In the story of Iliad, when Greeks could not enter the city of Troy, they came up with one of the most ingenious scheme to enter into the well fortified walls; they made a wooden horse, called “Trojan Horse” and put few strong men inside the wooden body. When authorities of Troy accepted and allowed the wooden horse inside the fort, the men inside of the wooden box came out and opened the doors for the Greek soldiers to enter and attack. The art of deception since then has become a normal war strategy in wars. They send spies to gather information; and it is always done in disguise and deception.  There is always this distraction being created to fool the enemy. During elections, most politicians, especially in the third world promise moon and stars to deceive the masses; it seems to work. In other words, the human mind accepts to be deceived. We wish to hear good and optimistic views. So in order to fool most people, the demeanor of the deceiver should provide the rosy outlook that makes people feel good. We see in the corporate world and politics, the strategic deception has become a fact of life. The marketing, especially through electronic media, is an art of selling product through images. It seems to most viewers that all good things are consumed by beautiful young people. Why someone has to drink Coca Cola because a young girl in shorts likes to drink it?  But somehow the deception works. If a sportsman eats a particular cereal, does it mean that we should all consume the same brand of cereal? Does it imply that we wish to be deceived? – Not really. What works is that humans wish to see their life happy, healthy, beautiful and heroic. We like to feel good, powerful, talented and all knowing. But life has limitation and it’s up and down. The mimicry in our thought process leads us to self deception. It may sound a little excessive to bring out that we wish to fool ourselves at times; and that is the fantasy of our mind that travels with the imagining the possibilities that do not represent our real self or our true conditions. There is a kind of mimicry that I would call “Sincere Form of Mimicry”. That is a part of our adaptation process to adjust and make the hostile environment friendlier. We try to change our clothing, accent, face, hair and habits to mimic the hard situations.  We have to “fit” in situations that are not familiar to us or our backgrounds. We change not because we like to be predators; but we do not desire to be a pray to our circumstances. We change our stories so that they may sound more interesting to others; we like to please our friends. We like to deceive and expect to be deceived. The only caution is that we should be aware of the fact that what people say and represent sometimes is not the truth but some form of truth. Being a skeptic is to avoid the mimicry of those who are out there to hurt and take advantage to unsuspecting pray. At the same time, we should appreciate the articulation and expression of others in a positive light.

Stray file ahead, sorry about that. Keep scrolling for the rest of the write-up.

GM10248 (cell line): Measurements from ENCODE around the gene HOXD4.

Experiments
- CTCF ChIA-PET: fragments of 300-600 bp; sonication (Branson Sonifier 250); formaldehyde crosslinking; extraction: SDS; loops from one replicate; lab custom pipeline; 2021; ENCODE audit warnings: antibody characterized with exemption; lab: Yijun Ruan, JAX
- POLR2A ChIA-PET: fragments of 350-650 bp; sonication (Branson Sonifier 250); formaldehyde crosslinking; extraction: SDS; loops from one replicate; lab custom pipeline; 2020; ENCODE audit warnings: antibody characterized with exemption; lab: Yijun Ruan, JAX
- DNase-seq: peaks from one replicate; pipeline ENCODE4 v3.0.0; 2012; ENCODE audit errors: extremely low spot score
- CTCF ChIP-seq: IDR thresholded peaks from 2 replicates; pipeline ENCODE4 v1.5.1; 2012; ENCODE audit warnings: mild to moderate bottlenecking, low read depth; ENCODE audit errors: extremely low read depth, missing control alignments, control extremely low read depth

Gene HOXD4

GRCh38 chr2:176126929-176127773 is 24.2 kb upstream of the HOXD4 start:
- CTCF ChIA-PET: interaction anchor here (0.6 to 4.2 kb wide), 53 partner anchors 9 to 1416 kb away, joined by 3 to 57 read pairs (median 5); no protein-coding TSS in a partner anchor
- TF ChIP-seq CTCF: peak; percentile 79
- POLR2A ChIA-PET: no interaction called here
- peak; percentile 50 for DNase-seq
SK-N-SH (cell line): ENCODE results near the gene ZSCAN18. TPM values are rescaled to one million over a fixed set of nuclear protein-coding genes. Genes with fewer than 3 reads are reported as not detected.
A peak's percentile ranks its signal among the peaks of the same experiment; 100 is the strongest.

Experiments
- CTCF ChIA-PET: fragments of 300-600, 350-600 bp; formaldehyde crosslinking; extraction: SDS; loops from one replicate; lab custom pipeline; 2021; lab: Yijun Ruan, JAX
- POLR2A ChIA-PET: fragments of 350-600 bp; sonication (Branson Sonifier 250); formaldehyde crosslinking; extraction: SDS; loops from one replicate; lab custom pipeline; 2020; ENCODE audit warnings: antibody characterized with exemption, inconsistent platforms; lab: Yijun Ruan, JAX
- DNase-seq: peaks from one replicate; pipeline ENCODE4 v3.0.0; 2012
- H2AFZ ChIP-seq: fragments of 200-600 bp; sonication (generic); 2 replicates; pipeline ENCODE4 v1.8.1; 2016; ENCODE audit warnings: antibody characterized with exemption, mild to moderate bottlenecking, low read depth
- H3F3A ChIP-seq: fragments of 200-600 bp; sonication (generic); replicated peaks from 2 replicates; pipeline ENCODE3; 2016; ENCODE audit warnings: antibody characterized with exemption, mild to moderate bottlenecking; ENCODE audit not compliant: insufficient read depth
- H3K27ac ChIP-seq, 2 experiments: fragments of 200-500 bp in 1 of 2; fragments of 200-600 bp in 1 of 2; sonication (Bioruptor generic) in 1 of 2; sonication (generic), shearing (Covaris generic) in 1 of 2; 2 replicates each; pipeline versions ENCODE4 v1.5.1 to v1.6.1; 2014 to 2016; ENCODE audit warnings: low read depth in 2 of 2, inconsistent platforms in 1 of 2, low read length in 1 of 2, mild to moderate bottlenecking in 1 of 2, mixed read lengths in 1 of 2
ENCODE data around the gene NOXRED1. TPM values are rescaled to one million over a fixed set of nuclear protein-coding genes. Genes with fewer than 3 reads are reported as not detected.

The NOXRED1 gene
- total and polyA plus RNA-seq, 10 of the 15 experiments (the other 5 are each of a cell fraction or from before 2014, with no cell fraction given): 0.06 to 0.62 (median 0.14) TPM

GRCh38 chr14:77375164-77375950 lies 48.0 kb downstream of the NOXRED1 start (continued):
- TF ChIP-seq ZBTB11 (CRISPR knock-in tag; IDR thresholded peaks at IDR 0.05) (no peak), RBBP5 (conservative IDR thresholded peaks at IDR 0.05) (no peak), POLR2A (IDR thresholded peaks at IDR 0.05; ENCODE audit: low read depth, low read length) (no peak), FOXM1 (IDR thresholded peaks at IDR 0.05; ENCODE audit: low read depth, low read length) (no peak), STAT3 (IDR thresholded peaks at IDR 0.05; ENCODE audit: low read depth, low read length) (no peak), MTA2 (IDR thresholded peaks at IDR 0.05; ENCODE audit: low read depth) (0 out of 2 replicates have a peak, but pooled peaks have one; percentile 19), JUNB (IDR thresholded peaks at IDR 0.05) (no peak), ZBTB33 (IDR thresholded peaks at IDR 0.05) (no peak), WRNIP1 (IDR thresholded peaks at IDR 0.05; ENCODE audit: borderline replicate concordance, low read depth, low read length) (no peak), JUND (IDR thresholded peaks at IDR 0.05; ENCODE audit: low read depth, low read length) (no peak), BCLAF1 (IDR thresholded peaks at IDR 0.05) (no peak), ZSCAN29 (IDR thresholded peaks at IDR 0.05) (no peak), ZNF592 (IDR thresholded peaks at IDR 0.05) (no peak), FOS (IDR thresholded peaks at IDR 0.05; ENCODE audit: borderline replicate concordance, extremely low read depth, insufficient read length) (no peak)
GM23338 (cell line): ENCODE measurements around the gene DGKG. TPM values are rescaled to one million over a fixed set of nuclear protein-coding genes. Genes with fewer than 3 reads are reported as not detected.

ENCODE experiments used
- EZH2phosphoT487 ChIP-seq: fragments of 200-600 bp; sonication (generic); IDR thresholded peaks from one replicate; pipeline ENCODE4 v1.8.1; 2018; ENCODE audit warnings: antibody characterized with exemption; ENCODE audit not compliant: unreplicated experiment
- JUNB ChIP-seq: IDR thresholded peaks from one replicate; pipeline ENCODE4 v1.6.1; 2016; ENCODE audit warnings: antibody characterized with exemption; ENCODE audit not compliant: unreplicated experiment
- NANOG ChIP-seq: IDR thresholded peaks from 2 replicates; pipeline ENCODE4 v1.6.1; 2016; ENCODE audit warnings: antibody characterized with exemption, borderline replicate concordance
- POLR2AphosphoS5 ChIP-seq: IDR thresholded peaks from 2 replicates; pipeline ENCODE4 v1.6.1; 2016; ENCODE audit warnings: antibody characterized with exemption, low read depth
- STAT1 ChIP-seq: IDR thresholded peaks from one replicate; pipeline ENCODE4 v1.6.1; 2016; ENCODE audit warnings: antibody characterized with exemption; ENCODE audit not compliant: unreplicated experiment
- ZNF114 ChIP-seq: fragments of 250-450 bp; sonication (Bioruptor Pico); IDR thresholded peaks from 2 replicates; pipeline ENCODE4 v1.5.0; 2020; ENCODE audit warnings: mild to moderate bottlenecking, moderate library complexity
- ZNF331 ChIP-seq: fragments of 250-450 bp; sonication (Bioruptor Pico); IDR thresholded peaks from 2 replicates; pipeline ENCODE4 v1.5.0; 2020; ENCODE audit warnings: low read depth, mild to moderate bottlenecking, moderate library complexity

Qaisarsultan@live.com